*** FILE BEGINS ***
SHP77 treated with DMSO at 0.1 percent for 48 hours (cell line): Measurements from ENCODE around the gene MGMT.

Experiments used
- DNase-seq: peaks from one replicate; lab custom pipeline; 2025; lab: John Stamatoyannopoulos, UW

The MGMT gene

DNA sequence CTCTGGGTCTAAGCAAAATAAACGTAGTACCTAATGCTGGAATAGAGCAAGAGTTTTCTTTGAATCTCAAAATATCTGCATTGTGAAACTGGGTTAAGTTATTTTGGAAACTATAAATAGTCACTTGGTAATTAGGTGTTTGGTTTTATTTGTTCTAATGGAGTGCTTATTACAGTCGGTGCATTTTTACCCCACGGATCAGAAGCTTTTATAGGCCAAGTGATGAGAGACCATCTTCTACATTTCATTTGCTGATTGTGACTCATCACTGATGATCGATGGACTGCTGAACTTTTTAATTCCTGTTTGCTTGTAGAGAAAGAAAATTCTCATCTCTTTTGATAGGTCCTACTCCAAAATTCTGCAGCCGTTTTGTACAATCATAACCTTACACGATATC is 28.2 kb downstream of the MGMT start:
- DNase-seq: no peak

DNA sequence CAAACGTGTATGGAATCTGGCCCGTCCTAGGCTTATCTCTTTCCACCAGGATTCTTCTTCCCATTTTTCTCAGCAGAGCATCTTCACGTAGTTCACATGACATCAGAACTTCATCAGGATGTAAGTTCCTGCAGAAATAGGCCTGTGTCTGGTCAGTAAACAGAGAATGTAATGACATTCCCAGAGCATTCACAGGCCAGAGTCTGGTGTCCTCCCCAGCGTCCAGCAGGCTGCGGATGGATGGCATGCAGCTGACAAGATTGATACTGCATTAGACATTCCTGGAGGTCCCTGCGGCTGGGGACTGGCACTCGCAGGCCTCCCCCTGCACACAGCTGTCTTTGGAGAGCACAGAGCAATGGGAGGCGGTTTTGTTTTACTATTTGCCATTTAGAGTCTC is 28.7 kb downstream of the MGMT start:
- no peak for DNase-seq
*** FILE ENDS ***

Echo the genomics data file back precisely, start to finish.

SHP77 treated with DMSO at 0.1 percent for 48 hours (cell line): Measurements from ENCODE around the gene MGMT.

Experiments used
- DNase-seq: peaks from one replicate; lab custom pipeline; 2025; lab: John Stamatoyannopoulos, UW

The MGMT gene

DNA sequence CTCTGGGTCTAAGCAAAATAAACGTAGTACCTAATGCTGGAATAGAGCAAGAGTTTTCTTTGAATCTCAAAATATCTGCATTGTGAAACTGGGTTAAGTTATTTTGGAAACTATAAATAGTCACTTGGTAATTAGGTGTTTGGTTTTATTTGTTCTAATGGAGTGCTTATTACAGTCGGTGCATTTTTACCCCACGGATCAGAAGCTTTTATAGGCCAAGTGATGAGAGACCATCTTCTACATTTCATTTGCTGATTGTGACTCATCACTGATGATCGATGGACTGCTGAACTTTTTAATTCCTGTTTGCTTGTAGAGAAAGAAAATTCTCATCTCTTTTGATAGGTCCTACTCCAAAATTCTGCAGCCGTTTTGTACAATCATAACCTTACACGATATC is 28.2 kb downstream of the MGMT start:
- DNase-seq: no peak

DNA sequence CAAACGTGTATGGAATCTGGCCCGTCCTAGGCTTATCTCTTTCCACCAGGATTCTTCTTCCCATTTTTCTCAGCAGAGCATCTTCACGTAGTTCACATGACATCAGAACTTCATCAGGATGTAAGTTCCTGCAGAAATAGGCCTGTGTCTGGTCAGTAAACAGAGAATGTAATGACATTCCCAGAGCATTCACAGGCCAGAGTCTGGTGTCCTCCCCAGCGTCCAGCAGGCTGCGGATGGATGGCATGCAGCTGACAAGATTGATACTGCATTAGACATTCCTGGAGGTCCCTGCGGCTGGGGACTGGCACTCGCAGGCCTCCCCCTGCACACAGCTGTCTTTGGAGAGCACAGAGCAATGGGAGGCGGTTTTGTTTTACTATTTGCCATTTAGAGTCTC is 28.7 kb downstream of the MGMT start:
- no peak for DNase-seq